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Fontainebleau Hotel
U.S. National Register of Historic Places
Fontainebleau Miami Beach is located in Florida
Location: Miami Beach, Florida, USA
Coordinates: 25°49′5″N 80°7′22.7″W / 25.81806°N 80.122972°W / 25.81806; -80.122972Coordinates: 25°49′5″N 80°7′22.7″W / 25.81806°N 80.122972°W / 25.81806; -80.122972
Built/Founded: 1954
Architect: Morris Lapidus
Governing body: Private
Added to NRHP: December 22, 2008[1]
NRHP Reference#: 08001318[1]

The Fontainebleau Miami Beach or the Fontainebleau Hotel is one of the most historically and architecturally significant hotels on Miami Beach. Opened in 1954 and designed by Morris Lapidus, it was considered the most luxurious hotel on Miami Beach, and is thought to be the most significant building of Lapidus's career.

The Fontainebleau Miami Beach is situated on oceanfront Collins Avenue in the heart of Millionaire's Row and is currently owned by Fontainebleau Resorts. Fronting the Atlantic Ocean, the 1504-room resort’s most distinguishing features include two new towers; 11 restaurants and lounges; a 40,000-square-foot spa with mineral-rich water therapies and co-ed swimming pools; and oceanfront poolscape featuring a free-form pool shaped as a re-interpretation of Lapidus’ signature bow-tie design.



Lapidus once wrote, “If you create a stage and it is grand, everyone who enters will play their part.” He conceived of the ideas for the hotel each morning as he took a subway from Flatbush to his office in Manhattan. The hotel was built by hotelier Ben Novack on the Harvey Firestone estate. Novack owned and operated the hotel until its bankruptcy in 1977.[2]

The Fontainebleau is famous in judicial circles for its victory in the landmark 1959 Florida District Courts of Appeal decision, Fontainebleau Hotel Corp. v. Forty-Five Twenty-Five, Inc. 114 So. 2d 357, in which the Fontainebleau Hotel successfully appealed an injunction by the neighboring Eden Roc Hotel, to prevent construction of an expansion that blocked sunlight to the Eden Roc's swimming pool. The Court rejected the Eden Roc's claim to an easement allowing sunlight, in favor of affirming the Fontainebleau's vertical property rights to build on its land.[3][4] It stated that the "ancient lights" doctrine has been unanimously repudiated in the United States.

In the 1970s a suite in the hotel was used by members of the Black Tuna Gang to run their operations.

The hotel closed a large part of its property in 2006, though one building remained open to hotel guests, and the furnishings were available for sale. The expanded hotel and its new condominium buildings re-opened in November 2008.[5]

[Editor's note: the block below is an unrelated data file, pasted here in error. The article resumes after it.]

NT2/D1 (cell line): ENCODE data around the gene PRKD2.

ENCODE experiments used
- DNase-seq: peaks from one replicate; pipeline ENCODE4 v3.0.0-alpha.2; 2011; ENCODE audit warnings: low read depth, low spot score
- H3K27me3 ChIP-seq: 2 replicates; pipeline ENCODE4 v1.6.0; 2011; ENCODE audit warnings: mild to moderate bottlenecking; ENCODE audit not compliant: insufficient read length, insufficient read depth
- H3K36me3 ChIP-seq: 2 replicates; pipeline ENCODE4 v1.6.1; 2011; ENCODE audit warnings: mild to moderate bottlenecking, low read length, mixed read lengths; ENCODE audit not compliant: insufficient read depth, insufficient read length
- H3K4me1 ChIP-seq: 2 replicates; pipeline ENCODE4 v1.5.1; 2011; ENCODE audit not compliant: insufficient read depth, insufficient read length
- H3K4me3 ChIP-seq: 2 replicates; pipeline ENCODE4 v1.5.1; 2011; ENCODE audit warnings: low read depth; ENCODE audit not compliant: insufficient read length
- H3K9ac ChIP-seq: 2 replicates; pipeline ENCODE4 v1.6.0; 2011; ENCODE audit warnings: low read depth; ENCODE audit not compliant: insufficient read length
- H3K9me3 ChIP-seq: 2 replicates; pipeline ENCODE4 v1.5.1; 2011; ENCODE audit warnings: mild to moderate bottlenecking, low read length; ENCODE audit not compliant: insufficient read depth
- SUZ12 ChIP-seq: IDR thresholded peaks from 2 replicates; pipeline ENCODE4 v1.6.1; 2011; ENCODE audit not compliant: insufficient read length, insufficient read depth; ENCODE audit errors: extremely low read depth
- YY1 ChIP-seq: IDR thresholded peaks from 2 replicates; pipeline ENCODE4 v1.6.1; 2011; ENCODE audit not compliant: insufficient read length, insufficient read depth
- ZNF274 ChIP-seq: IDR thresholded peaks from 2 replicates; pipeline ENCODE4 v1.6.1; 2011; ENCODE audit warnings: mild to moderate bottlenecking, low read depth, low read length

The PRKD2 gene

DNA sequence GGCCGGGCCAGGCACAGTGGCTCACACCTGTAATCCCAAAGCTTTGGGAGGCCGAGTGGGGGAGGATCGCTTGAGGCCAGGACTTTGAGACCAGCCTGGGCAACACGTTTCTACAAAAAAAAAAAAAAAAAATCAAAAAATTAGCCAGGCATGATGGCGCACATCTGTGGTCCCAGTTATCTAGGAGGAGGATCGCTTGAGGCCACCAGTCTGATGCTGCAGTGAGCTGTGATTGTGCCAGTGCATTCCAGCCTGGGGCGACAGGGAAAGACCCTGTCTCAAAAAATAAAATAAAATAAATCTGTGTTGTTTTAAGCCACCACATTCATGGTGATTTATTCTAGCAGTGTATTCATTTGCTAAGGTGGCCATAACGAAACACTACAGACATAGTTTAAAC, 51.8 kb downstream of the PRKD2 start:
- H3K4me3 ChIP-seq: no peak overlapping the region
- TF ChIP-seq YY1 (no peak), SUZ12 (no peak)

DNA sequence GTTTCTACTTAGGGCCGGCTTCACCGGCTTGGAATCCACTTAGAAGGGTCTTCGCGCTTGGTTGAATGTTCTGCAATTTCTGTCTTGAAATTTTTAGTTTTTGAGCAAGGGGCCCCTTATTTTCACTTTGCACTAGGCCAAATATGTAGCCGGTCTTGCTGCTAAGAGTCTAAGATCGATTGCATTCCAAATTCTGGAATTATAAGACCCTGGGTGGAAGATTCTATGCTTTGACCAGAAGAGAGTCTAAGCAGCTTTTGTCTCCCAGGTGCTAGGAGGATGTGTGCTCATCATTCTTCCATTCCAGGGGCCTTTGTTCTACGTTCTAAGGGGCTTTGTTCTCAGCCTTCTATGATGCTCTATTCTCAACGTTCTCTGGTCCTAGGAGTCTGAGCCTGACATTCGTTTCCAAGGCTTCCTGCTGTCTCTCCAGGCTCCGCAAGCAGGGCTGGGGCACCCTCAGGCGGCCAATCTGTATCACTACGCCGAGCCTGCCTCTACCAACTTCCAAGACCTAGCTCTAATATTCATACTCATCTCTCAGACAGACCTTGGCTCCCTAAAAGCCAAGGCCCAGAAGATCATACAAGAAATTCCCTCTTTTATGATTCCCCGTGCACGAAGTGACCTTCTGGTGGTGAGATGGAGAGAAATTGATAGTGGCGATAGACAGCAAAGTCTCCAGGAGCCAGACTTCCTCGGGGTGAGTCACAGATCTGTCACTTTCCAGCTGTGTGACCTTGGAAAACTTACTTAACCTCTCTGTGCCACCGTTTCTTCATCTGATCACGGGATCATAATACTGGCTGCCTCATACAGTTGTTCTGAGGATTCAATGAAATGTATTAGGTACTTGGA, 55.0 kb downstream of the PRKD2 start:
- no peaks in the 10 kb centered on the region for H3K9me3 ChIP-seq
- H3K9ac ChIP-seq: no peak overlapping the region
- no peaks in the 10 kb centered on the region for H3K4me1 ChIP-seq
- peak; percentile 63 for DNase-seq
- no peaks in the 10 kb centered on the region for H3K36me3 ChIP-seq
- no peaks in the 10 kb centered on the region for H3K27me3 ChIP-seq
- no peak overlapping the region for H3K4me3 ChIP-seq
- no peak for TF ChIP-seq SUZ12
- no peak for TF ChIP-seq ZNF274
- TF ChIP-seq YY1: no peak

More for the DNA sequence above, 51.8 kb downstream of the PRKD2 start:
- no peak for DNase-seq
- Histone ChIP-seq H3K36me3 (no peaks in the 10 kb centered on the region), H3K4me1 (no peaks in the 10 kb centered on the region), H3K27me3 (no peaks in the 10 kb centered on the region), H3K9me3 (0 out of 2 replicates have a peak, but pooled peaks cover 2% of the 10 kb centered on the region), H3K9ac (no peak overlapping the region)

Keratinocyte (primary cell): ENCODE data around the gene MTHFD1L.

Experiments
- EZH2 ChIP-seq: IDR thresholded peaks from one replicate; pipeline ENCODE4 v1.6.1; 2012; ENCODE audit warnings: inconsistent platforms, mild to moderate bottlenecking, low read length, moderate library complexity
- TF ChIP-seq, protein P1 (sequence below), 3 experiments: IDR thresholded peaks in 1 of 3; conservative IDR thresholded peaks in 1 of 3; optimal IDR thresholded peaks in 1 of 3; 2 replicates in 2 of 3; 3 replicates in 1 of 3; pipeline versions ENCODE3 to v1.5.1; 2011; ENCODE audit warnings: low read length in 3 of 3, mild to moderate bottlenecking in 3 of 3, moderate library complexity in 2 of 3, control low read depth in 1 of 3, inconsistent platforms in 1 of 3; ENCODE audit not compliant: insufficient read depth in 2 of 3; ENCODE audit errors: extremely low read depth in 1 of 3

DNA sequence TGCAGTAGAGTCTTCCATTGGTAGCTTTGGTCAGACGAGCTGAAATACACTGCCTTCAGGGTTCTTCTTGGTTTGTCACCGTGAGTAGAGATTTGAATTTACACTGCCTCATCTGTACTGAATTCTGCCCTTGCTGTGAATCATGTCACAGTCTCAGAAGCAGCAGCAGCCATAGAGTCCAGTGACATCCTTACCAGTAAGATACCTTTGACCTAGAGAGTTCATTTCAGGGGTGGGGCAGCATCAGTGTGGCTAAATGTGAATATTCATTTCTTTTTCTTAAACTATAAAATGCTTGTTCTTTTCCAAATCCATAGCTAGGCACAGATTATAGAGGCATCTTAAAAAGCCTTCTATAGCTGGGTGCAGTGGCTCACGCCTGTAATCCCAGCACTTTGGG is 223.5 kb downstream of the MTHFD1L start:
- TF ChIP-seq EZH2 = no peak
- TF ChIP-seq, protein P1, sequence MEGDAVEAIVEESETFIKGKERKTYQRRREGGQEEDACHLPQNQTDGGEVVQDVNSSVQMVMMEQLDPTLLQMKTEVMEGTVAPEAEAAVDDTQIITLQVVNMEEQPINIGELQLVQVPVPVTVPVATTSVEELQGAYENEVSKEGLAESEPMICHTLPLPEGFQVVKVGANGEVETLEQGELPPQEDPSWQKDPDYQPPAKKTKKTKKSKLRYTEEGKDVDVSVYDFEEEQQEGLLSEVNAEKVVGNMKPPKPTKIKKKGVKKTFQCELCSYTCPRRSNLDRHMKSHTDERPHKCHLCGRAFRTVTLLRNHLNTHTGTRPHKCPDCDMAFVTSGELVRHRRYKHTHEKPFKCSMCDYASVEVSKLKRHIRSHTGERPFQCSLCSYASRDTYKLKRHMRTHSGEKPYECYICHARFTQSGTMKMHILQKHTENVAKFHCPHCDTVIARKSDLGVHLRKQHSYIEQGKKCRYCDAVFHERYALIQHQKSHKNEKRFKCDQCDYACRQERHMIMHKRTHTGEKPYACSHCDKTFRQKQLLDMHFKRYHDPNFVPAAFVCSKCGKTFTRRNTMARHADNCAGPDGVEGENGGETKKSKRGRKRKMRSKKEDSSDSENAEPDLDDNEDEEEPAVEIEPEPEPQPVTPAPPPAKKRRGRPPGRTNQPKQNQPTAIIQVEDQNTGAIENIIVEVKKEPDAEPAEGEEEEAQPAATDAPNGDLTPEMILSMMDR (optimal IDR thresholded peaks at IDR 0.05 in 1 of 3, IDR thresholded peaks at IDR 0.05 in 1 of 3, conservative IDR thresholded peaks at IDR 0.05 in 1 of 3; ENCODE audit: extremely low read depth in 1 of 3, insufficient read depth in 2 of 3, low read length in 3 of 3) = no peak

On December 22, 2008, the Fontainebleau was added to the U.S. National Register of Historic Places.[1]


Film, television and music history

The Fontainebleau Miami Beach is featured in the James Bond film Goldfinger, most notably in the sweeping aerial shot that follows the opening credits and accompanies composer John Barry's big-band track Into Miami. It was the hotel where character Jill Masterton (played by Shirley Eaton) was killed by the villainous Oddjob (Harold Sakata).[6]

The swimming pool is shown in the 1959 film A Hole in the Head. Tony Manetta (played by Frank Sinatra) comes to a party there for businessman and friend Jerry Marks (Keenan Wynn). Miami Mayor Robert King High had a cameo during the gala for Marks. Sinatra then videotaped a special, on March 26, 1960, during his regular Timex-sponsored television series for ABC, to welcome back Elvis Presley from his two years of military service in Germany, which was then broadcast on May 12, 1960.

The hotel was also the setting for Jerry Lewis's comedy film, The Bellboy. It gained a second round of architectural fame by its inclusion in critic and novelist Tom Wolfe's From Bauhaus to Our House, published in 1981, which referred to the condescending way that Lapidus was treated by the architectural profession and critics. The hotel, predominantly the pool area, was featured in the 1983 film Scarface. Other movies filmed there include Police Academy 5: Assignment Miami Beach, The Specialist, Go for it (with Bud Spencer and Terence Hill) and The Bodyguard.

In the Woody Allen-movie Bananas the hotel is referenced when the ex-dictator Vargas flees his fictitious country San Marcos in a plane and calls the Fontainebleau to reserve a room.

The Fontainebleau was also the location of the Bravo television network's show Top Chef in the third season, and an episode of FOX's The O.C..

From May 5 – 9, 2009 Regis Philbin and Kelly Ripa broadcast their talk show Live with Regis and Kelly from the Fontainebleau Hotel primarily from the pool area.

The Fontainebleau is the title subject of a song written by Neil Young and performed by the Stills-Young Band on their 1976 album Long May You Run, which was recorded at the hotel.[7]


Fontainebleau’s grand re-opening marked the end of a two year transformation. Special care was taken to preserve many of the original design elements including the "Staircase to Nowhere."

Restaurants and nightclubs in the complex include:

  • Gotham Steak
  • Scarpetta (Italian)
  • Hakkasan (Cantonese)
  • La Côte (two-level poolside bar and grille)
  • Blade Sushi Bar
  • Vida (Pan American)
  • Solo (Café & Patisserie)
  • Fresh (Snacks & Gelato)
  • LIV (Nightclub, a.k.a. '54 formerly Tropigala Lounge)
  • Bleau Bar


The local pronunciation of the hotel's name is a homophone of "fountain blue" rather than the normal French pronunciation of the word.[8]


External links


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